Hypertrophic Cardiomyopathy Panel

Hypertrophic Cardiomyopathy Panel

  • Heart disease is listed by the CDC as the leading cause of death. Many cardiac diseases have multifactorial causes, but research indicates that genetic predispositions frequently play an important etiological role. Cardiac diseases that affect the heart muscle are referred to as cardiomyopathies. Hypertrophic cardiomyopathy is the second most common form of cardiomyopathy. The disease is characterized by a thickening of the walls of the ventricles. Ventricle size often remains normal but the thickening of the walls leads to restrictions of the blood flow. Hypertrophic cardiomyopathy is often transmitted genetically and comprises about 35-40% of pediatric cardiomyopathy cases. About 500,000 people are affected by hypertrophic cardiomyopathy in the United States.

    Familial hypertrophic cardiomyopathy can be caused by a mutation in a single gene or in more than one gene. Genetic testing by Next-Generation Sequencing facilitates analysis of multiple genes at the same time and thereby increases the likelihood of detecting potentially pathogenic mutations that may predispose an individual to develop a hypertrophic cardiomyopathy.

  • Genes (18): BMPR2, CAV3, GLA, LAMP2, MT-TG, MT-TI, MT-TK, MT-TQ, MYBPC3, MYH7, MYL2, MYL3, PRKAG2, TNNC1, TNNI3, TNNT2, TPM1, and TTR
    Test Code: 3002
    Clinical Indications:
    • Molecular confirmation of a clinical diagnosis of hereditary hypertrophic cardiomyopathy (HCM) in symptomatic patients.
    • Carrier testing in asymptomatic family members of an affected proband.
    Test Info Sheet: Hypertrophic Cardiomyopathy Panel
    Requisitions: General Test Requisition Form
  • Turn-Around Time: 4 Weeks
  • Preferred Specimen: 3-5 mL Whole Blood – Lavender Top Tube
  • Other Specimens: See details here
  • CPT Codes: 81401×1, 81404×2, 81405×7, 81406×3, 81407×2, 81479×3
    Pricing: Please contact us at (949) 916-8886 or inquiries@apollogen.com
  • Methodology: Next-Generation Sequencing (NGS)
    Related Tests:
    Arrhythmias Panel
    Comprehensive Cardiomyopathy Panel
    Dilated Cardiomyopathy Panel
    Familial Hypercholesterolemia Panel
    Long QT Syndrome Panel
  • References:
    1. Burke, M. A., Cook, S. A., Seidman, J. G. & Seidman, C. E. Clinical and Mechanistic Insights Into the Genetics of Cardiomyopathy. J Am Coll Cardiol 68, 2871–2886 (2016).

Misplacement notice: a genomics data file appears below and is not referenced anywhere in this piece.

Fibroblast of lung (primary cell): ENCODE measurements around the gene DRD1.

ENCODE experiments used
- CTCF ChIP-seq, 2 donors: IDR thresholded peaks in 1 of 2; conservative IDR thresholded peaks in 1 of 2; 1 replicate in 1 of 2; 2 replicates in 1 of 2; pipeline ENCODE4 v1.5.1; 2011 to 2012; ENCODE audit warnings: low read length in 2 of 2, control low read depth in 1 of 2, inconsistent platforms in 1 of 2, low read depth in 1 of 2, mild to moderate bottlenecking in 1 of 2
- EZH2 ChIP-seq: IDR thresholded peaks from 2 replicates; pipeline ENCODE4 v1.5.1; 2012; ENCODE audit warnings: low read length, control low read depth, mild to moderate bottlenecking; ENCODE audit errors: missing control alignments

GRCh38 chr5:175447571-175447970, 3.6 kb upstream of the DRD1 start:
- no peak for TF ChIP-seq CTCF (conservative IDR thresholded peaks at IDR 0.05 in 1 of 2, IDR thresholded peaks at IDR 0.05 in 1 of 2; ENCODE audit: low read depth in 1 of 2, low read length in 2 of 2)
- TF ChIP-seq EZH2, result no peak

2. Fatkin, D. Guidelines for the diagnosis and management of familial dilated cardiomyopathy. Heart Lung Circ 20, 691–693 (2011).
    3. Ho, C. Y. New Paradigms in Hypertrophic Cardiomyopathy: Insights from Genetics. Prog Pediatr Cardiol 31, 93–98 (2011).
    4. Marian, A. J. & Roberts, R. Molecular genetic basis of hypertrophic cardiomyopathy: genetic markers for sudden cardiac death. J Cardiovasc Electrophysiol 9, 88–99 (1998).
    5. Richard, P. et al. Advising a cardiac disease gene positive yet phenotype negative or borderline abnormal athlete: is sporting disqualification really necessary? Br J Sports Med 46 Suppl 1, i59-68 (2012).
    6. Teekakirikul, P., Kelly, M. A., Rehm, H. L., Lakdawala, N. K. & Funke, B. H. Inherited cardiomyopathies: molecular genetics and clinical genetic testing in the postgenomic era. J Mol Diagn 15, 158–170 (2013).
    7. Walsh, R. & Cook, S. A. Issues and Challenges in Diagnostic Sequencing for Inherited Cardiac Conditions. Clin Chem 63, 116–128 (2017).
    8. Wang, L., Seidman, J. G. & Seidman, C. E. Narrative review: harnessing molecular genetics for the diagnosis and management of hypertrophic cardiomyopathy. Ann Intern Med 152, 513–520, W181 (2010).
    9. “Leading Causes of Death”, http://www.cdc.gov/nchs/fastats/leading-causes-of-death.htm.

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